Statement on Protection of Information Bill and Media Appeals Tribunal

The Helen Suzman Foundation notes with concern the introduction of the Protection of Information Bill. While we concede that every state needs to maintain its national security, the Bill’s understanding of the “national interest” is so broadly defined as to raise questions about the intention of the Bill.

A particular matter of concern is the lack of transparency, downward accountability and independent review of the behaviour of heads of organs of state in classifying information. In effect, senior civil servants will apply a subjective test, not open to independent review, in determining what may or may not be in the public’s best interest.

In viewing the penalties which the Bill proposes, an impossible burden will be placed on the courts which can only result in massive self censorship in the media. Section 6 of the Bill emphatically acknowledges the importance of freedom of expression and the free-flow of information, viewing these as “the basis of a transparent, open and democratic society”. This Bill undermines the very public interest that it purports to protect. It has no place in a liberal constitutional democracy.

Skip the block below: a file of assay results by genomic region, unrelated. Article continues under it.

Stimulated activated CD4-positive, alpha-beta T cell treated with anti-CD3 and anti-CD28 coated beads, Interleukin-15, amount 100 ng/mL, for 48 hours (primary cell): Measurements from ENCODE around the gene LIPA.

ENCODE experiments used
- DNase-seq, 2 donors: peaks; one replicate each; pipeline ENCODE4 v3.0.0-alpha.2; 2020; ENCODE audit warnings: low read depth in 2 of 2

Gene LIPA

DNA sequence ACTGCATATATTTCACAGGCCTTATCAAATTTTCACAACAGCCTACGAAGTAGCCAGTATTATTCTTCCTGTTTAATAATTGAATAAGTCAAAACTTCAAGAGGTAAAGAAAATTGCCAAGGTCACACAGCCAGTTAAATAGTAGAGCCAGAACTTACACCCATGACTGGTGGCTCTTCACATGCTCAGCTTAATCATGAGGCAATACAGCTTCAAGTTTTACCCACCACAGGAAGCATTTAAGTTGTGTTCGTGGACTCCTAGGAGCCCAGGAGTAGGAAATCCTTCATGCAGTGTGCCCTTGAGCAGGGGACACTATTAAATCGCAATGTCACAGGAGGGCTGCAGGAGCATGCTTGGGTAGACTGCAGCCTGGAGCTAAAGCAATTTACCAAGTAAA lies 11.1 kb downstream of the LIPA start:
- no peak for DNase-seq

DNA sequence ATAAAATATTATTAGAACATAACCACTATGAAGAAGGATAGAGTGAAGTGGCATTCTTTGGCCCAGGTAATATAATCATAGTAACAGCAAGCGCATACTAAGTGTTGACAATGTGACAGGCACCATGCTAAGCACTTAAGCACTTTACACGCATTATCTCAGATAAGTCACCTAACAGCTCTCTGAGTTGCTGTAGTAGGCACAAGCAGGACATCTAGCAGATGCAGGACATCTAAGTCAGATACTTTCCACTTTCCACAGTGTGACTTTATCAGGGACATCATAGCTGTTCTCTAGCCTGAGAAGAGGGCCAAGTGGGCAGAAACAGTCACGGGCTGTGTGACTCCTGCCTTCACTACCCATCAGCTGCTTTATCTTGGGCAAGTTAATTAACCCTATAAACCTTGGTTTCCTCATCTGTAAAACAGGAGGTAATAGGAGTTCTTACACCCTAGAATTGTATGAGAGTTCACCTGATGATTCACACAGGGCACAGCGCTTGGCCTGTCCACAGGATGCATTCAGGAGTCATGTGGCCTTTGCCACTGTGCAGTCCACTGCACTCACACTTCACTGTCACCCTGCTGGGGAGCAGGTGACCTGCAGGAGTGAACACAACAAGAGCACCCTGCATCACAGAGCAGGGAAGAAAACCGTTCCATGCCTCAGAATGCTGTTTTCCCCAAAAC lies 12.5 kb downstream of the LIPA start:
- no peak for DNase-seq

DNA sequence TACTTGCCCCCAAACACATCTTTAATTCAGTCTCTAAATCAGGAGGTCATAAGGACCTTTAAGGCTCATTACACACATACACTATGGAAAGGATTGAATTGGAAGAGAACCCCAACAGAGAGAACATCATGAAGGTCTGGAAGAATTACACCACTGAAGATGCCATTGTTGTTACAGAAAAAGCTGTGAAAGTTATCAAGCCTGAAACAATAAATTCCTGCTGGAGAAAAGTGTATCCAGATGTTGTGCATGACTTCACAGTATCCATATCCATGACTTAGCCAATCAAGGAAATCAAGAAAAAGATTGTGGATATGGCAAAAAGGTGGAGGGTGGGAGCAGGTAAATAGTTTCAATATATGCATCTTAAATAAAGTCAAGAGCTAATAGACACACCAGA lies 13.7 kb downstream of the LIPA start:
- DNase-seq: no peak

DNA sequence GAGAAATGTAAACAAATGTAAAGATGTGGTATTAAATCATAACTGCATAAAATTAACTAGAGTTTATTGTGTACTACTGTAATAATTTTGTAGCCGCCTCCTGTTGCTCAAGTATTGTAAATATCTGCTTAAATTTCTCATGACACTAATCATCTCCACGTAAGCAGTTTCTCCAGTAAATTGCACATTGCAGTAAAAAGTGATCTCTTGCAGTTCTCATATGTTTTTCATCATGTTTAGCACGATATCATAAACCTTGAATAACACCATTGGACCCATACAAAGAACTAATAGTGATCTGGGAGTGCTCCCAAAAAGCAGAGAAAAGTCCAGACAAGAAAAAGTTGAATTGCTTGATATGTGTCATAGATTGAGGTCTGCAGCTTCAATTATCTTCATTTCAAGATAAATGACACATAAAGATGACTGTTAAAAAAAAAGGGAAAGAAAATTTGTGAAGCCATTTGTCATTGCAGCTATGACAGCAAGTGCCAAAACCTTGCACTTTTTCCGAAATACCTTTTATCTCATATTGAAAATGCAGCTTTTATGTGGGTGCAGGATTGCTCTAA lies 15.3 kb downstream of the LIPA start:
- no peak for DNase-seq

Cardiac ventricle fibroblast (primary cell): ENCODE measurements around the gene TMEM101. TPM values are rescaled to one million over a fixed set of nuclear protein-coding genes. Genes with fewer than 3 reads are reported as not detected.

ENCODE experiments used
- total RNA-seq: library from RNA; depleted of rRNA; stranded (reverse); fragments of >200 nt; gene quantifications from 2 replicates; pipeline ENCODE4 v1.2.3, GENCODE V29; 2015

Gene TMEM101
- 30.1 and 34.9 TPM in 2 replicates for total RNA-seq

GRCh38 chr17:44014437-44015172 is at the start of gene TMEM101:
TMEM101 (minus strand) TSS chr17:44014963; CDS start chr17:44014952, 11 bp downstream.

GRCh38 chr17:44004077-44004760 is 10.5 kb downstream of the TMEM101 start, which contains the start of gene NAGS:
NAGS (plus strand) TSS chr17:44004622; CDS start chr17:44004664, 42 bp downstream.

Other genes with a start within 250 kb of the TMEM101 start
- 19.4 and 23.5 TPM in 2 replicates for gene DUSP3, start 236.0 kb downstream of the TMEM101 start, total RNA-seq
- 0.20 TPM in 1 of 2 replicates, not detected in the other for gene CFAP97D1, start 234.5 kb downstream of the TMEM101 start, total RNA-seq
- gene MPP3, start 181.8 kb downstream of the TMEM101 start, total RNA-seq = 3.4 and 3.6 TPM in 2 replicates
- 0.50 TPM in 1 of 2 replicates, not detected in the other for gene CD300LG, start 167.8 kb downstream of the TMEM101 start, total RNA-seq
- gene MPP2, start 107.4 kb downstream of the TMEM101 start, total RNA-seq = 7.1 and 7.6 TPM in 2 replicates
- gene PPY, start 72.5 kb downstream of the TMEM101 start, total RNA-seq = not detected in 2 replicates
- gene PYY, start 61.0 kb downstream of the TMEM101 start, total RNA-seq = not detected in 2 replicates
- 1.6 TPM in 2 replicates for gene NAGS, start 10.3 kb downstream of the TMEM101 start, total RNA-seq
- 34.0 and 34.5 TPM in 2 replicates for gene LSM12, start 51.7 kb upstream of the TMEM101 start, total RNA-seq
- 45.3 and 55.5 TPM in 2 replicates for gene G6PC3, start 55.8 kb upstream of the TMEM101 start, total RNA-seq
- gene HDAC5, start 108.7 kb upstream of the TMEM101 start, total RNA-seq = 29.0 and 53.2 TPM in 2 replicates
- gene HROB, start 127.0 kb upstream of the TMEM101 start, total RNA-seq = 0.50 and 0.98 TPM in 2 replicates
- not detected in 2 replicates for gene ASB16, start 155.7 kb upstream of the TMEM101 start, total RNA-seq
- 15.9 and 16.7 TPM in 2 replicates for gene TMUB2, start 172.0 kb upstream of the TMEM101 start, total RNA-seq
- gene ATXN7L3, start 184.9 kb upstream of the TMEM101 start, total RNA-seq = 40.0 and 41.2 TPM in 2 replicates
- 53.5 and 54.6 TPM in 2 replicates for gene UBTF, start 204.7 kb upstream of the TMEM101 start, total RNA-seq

The Foundation notes further the release on 29 July 2010 of the ANC discussion document for the Party’s National General Council to be held in September. The document cites the print media as its primary concern, yet in its opening clauses notes that television and radio have far greater reach and penetration than print media. Notably absent from the document is any coherent and critical analysis of the state and role of television and radio which the document regards as “conspicuous achievements”, but which are regarded by many as conspicuous failures.

The document raises important issues concerning ownership of the print media which need to be debated so that greater diversity in ownership can be achieved. But these important issues are used as a rationale for the establishment of a Media Appeals Tribunal. This justification is tenuous at best. More realistically, the creation of a Media Appeals Tribunal can and should be regarded as a sinister attempt at manipulation and control of the press.

30 July 2010